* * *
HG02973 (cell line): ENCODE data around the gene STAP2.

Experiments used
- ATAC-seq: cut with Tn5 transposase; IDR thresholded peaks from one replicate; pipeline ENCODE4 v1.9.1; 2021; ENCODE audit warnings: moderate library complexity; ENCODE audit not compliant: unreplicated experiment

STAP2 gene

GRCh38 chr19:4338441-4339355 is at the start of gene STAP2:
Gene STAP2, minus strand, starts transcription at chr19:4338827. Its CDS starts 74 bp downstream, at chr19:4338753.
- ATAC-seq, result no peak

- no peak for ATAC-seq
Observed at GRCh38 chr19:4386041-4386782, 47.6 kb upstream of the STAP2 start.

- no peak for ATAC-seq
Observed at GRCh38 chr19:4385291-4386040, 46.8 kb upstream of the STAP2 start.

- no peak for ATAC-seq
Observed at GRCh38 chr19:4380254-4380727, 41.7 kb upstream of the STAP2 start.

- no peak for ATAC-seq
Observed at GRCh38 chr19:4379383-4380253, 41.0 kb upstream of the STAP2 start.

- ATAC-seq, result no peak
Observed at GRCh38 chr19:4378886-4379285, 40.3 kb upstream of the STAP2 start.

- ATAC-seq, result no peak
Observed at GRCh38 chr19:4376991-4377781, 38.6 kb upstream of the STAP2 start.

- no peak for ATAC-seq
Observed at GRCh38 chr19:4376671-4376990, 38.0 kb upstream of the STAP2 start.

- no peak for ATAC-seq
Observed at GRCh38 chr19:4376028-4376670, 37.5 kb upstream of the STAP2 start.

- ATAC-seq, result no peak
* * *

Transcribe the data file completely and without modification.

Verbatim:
HG02973 (cell line): ENCODE data around the gene STAP2.

Experiments used
- ATAC-seq: cut with Tn5 transposase; IDR thresholded peaks from one replicate; pipeline ENCODE4 v1.9.1; 2021; ENCODE audit warnings: moderate library complexity; ENCODE audit not compliant: unreplicated experiment

STAP2 gene

GRCh38 chr19:4338441-4339355 is at the start of gene STAP2:
Gene STAP2, minus strand, starts transcription at chr19:4338827. Its CDS starts 74 bp downstream, at chr19:4338753.
- ATAC-seq, result no peak

- no peak for ATAC-seq
Observed at GRCh38 chr19:4386041-4386782, 47.6 kb upstream of the STAP2 start.

- no peak for ATAC-seq
Observed at GRCh38 chr19:4385291-4386040, 46.8 kb upstream of the STAP2 start.

- no peak for ATAC-seq
Observed at GRCh38 chr19:4380254-4380727, 41.7 kb upstream of the STAP2 start.

- no peak for ATAC-seq
Observed at GRCh38 chr19:4379383-4380253, 41.0 kb upstream of the STAP2 start.

- ATAC-seq, result no peak
Observed at GRCh38 chr19:4378886-4379285, 40.3 kb upstream of the STAP2 start.

- ATAC-seq, result no peak
Observed at GRCh38 chr19:4376991-4377781, 38.6 kb upstream of the STAP2 start.

- no peak for ATAC-seq
Observed at GRCh38 chr19:4376671-4376990, 38.0 kb upstream of the STAP2 start.

- no peak for ATAC-seq
Observed at GRCh38 chr19:4376028-4376670, 37.5 kb upstream of the STAP2 start.

- ATAC-seq, result no peak